Skip to content

Air Pollution and Health

We constantly think about what we are eating and what we are drinking since these actions require interaction with a tangible object. One of the hardest things to do, is to help enlist understanding behind something that we do without thinking, without careful consideration. You’re doing it right now, you’re breathing. The average human breaths in 550 litres per day or, approximately 19 cubic feet of air. Have you ever stopped to think about what your breathing?
Our air is comprised of nitrogen and oxygen, where nitrogen constitutes up to 78.05% of air and oxygen is 20.95%. The remaining, which is less than 1% is primarily argon with carbon dioxide, neon, helium, methane, and krypton present.  Air also contained dust, spores, bacteria, as well as water. In the United States, when it comes to monitoring our air, concentration levels for what is considered acceptable for health are standardized for carbon monoxide (CO), lead (Pb), ground-level ozone (O3), particular matter (PM10 and/or PM2.5), and sulfure dioxide (SO2). The standards set are known as the National Ambient Air Quality Standards (NAAQS) and are based on scientific inquiry, cost associated with limiting production of these pollutants, and other related things (socioeconomic impacts, resources, etc). These standards are constantly reviewed and updated as we have new data from both public health and environmental impacts.

For the last year and a half, I’ve spent a lot of time learning about particulate matter, specifically PM2.5, where 2.5 is the size of the particle (2.5 microns). This is a tiny, tiny particle, smaller than an average size piece of dust. Places with high PM concentrations are particularly not good for those with breathing problems, children and the elderly. Fairbanks is one of the top 5 cities for this pollutant and we’ve been struggling to figure out how to bring that under control.  We have extremely unique conditions here which can drive up the concentration of PM in the winter time.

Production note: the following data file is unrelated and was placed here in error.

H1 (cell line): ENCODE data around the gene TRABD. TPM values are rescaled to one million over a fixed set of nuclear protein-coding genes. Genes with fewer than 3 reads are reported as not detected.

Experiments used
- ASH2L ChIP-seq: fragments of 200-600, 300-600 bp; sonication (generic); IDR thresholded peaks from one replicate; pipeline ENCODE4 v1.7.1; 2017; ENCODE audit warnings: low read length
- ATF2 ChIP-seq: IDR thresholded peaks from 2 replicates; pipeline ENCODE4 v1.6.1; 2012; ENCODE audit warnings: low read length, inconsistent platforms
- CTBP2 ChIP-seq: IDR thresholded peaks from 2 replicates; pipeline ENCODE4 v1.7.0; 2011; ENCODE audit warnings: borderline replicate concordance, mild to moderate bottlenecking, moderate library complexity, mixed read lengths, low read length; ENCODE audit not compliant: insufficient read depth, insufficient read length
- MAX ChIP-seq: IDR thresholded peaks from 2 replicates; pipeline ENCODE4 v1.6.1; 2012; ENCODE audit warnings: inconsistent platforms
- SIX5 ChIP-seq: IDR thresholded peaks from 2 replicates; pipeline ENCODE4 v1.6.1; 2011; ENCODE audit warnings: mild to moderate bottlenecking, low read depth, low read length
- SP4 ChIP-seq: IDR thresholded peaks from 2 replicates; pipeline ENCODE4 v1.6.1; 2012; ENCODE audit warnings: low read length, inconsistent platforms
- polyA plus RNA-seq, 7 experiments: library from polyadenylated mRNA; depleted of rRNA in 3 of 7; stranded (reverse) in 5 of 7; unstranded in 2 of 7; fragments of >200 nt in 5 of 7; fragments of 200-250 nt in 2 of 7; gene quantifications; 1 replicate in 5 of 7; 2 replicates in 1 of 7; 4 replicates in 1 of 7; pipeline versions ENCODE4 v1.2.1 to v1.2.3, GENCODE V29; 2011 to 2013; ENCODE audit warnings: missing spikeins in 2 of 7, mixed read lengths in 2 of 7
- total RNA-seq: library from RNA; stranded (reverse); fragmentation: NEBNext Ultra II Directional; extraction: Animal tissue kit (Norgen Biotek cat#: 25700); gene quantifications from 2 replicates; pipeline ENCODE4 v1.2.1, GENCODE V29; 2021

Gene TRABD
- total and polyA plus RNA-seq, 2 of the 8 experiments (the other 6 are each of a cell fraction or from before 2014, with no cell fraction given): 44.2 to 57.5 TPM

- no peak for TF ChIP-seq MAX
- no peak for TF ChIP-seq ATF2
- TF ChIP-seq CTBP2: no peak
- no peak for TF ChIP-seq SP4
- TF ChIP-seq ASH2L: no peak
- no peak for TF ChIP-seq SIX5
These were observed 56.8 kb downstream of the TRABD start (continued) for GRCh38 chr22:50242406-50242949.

First, there really isn’t a reasonably priced utility for heating here. Electricity in general is extremely high compared to other places and is primarily created from burning coal or having oil-fired boilers/furnaces. People supplement costs with woodstoves or some other form of solid fuel burning (pellet stoves for instance). To give you an idea, the average cost for the State of Alaska for electricity is about 24 cents per kilowatt energy used versus 10 cents in Washington State. Our electric bill averages about $300 to $400 dollars a month in the winter, sometimes more depending on the temperature. This isn’t taking into account the cost of purchasing fuel for the heater either, and, also, we do not have an alternative way to heat our home. I’m actually pretty grateful we have a fairly well rated home for heating as I know others pay almost double what we pay some months and burn through double the amount of fuel we burn (we average about 500 gallons over a period of about 5-6 months).  

Second, with how cold we get here and the amount of wood burning or solid fuel burning that occurs during the winter, we end up with smoke trapped at ground level due to cold inversions. Essentially, the air is so cold, it crystalizes and becomes heavy, where particles tend to hover instead of dispersing into the atmosphere. Warmer air, traps the colder air at the ground level, creating a capping affect, which causes an inversion. If you’ve ever heard of ice fog, that’s essentially what is happening.  With arctic conditions, limited light and colder air leads to inversions happening way more frequently and lasting a lot longer. To add on to this, Fairbanks is shaped like a bowl, so nothing wants to get out of the bowl very quickly (yay for valley living)!